We did it! Wooohooo!

We did it!!Than you! Thank you! Thank you! Together you my community of friends and family collectively raised $2500 for yesterday’s 13th (and my 4th!) Harbor to the Bay (H2B) ride. Sweet! As part of the larger H2B community we have raised $374,000 so far for our 4 awesome local HIV/AIDS organizations. Woohoo! :-)

Yesterday was the perfect ride day: cloudy from Boston to Quincy (keeping the temperature down) and no big strong winds to fight as we crossed the Sagamore Bridge and made our way down the Cape (but we won’t talk about those endless hills on the traffic-light Service Road—woof!!). As always, the 200+ crew were awesome: 8 pitstops along the way where people cheered every rider that panted in, and always had water, gatorade, and food to replenish our supply. And a big shout out to Douglas of Blu Day Spa for massaging out all my knots at the end of the ride—what a treat!

Some of the day’s highlights for me: biking with James who was so thrilled to be doing the ride for the 1st time, and whose prosthetic leg put my real one to shame; feeling strong as I powered up my bete noire: that killer hill outside of Plymouth; getting encouragements by text and twitter as I tweeted out the ride at every rest stop. I also felt again the deep grief of those friends I’ve lost to AIDS: Chetan and Robin. My grief is there in my body, and the tears came unexpectedly as I pushed through one particular hill. How I miss you both being here to spend time with on this earth!

As I neared the finish I was so aware of my muscles and tendons, heart and lungs—all the mysterious wonderfulness of my body—making the huge effort to make this ride possible. Just as my most centered self always knew it could and would. Yet, all through my training right up to the morning of the ride, there was a doubting part of me that continually pointed out how much more training I could be doing or how I wouldn’t be able to make it through this time, or how my knee would never hold out. So the tears came a second time when I passed that “Welcome to Provincetown” sign. I had done it and that centered part was right—no matter what the doubting part had to say. That’s something I plan to hold on to tighter because of this ride.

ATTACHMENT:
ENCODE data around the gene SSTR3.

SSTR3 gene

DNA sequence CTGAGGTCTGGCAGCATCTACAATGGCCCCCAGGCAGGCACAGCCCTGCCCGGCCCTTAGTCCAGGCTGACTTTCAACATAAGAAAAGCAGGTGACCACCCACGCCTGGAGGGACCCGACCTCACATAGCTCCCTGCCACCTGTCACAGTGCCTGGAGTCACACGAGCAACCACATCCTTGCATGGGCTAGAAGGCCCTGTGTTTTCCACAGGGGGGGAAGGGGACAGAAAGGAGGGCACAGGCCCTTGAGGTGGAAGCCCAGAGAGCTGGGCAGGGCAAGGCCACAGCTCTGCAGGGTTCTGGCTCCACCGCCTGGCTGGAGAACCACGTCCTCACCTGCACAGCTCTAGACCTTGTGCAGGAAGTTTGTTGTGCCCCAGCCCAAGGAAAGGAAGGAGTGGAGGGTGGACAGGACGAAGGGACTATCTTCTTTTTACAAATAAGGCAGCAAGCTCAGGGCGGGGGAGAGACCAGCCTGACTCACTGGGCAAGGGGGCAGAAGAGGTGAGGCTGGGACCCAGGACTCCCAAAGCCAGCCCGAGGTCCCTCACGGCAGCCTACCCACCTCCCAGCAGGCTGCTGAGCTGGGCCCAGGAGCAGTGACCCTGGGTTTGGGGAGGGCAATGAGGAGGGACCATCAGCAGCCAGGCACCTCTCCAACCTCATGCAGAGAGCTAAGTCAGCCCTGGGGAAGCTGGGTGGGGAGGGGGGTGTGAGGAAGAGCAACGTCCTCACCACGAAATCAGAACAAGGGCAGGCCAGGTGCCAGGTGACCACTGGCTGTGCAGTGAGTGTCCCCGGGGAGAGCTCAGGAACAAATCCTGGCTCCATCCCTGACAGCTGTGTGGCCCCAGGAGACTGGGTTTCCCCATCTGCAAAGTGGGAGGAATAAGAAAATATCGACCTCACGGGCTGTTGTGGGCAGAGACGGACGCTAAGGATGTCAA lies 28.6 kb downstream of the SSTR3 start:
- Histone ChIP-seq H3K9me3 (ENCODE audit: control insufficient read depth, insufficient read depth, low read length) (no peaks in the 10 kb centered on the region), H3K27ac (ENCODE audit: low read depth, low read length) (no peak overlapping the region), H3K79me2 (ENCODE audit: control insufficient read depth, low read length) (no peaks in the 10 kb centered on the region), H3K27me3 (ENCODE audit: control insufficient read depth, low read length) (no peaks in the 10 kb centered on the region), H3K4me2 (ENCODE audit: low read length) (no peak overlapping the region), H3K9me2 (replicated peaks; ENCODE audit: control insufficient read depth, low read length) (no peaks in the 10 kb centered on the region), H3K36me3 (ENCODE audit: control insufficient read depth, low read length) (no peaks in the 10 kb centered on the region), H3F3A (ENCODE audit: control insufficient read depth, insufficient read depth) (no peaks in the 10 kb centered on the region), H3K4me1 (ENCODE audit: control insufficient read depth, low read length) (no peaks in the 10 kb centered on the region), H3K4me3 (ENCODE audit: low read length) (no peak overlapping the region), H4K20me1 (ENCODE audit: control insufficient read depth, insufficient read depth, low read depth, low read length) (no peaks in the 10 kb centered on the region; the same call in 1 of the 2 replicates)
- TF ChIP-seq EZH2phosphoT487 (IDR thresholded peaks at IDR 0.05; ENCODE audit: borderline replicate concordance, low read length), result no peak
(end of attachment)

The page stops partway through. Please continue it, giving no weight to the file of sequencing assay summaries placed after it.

So thanks once again for all your awesome support and encouragement. It not only gave me the energy to do this ride, it’s doing real good to advance the work of serving the HIV/AIDS community and ultimately overcome this awful disease. I’m willing to keep biking each year if that’s what it takes to make a world free of HIV/AIDS. I know I can count on you and other people I love to do this together.

With gratefulness and much love (and a few tired muscles),


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